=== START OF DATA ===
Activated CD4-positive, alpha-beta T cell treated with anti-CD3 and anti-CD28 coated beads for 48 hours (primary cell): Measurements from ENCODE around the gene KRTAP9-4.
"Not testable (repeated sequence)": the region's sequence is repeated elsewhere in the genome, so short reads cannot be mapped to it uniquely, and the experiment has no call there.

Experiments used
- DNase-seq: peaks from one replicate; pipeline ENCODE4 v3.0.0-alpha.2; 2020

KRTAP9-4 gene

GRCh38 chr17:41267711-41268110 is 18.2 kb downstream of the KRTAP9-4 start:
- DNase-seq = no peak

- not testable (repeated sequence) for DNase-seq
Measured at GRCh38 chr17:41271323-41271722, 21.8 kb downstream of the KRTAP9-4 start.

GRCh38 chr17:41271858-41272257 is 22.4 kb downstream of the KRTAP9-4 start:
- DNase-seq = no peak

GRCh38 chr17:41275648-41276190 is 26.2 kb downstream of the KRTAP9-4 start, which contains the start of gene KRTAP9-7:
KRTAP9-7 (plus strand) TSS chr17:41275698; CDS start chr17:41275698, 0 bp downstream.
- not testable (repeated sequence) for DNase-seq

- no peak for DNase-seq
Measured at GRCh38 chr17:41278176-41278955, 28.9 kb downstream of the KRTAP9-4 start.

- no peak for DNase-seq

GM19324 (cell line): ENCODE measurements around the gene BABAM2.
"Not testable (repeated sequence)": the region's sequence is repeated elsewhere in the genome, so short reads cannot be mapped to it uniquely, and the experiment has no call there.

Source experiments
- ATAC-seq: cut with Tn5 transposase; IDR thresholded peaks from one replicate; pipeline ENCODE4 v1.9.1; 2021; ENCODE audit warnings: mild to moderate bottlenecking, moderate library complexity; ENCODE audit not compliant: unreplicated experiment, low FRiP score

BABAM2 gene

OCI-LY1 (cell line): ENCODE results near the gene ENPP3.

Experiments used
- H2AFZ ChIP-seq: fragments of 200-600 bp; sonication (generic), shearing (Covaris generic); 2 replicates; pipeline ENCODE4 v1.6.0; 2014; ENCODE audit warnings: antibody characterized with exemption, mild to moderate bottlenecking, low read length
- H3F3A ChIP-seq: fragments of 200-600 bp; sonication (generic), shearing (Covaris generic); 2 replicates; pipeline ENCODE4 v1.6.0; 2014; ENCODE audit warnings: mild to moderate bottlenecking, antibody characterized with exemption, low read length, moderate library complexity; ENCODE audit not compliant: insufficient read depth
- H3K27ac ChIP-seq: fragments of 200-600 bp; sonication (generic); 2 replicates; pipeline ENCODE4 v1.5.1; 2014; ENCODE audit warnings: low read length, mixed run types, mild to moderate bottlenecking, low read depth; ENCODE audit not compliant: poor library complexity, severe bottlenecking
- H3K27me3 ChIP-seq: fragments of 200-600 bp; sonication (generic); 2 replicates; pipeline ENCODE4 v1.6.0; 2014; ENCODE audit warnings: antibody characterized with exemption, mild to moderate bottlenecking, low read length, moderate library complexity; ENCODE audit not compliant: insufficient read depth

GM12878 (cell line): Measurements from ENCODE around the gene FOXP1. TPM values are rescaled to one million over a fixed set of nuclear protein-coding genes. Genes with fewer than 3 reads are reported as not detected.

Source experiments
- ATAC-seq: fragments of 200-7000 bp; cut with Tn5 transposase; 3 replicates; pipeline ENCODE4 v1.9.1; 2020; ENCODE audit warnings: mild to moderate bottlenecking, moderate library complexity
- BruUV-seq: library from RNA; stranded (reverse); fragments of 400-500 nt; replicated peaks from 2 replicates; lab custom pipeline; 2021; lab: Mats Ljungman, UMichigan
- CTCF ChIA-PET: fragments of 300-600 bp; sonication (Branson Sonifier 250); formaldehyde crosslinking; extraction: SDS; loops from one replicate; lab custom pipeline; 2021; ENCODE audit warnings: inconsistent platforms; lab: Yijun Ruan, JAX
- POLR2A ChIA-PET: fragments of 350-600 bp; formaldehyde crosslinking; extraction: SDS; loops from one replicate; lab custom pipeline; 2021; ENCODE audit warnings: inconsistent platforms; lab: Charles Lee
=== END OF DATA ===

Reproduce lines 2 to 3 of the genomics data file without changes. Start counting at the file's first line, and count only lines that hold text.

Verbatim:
"Not testable (repeated sequence)": the region's sequence is repeated elsewhere in the genome, so short reads cannot be mapped to it uniquely, and the experiment has no call there.

Experiments used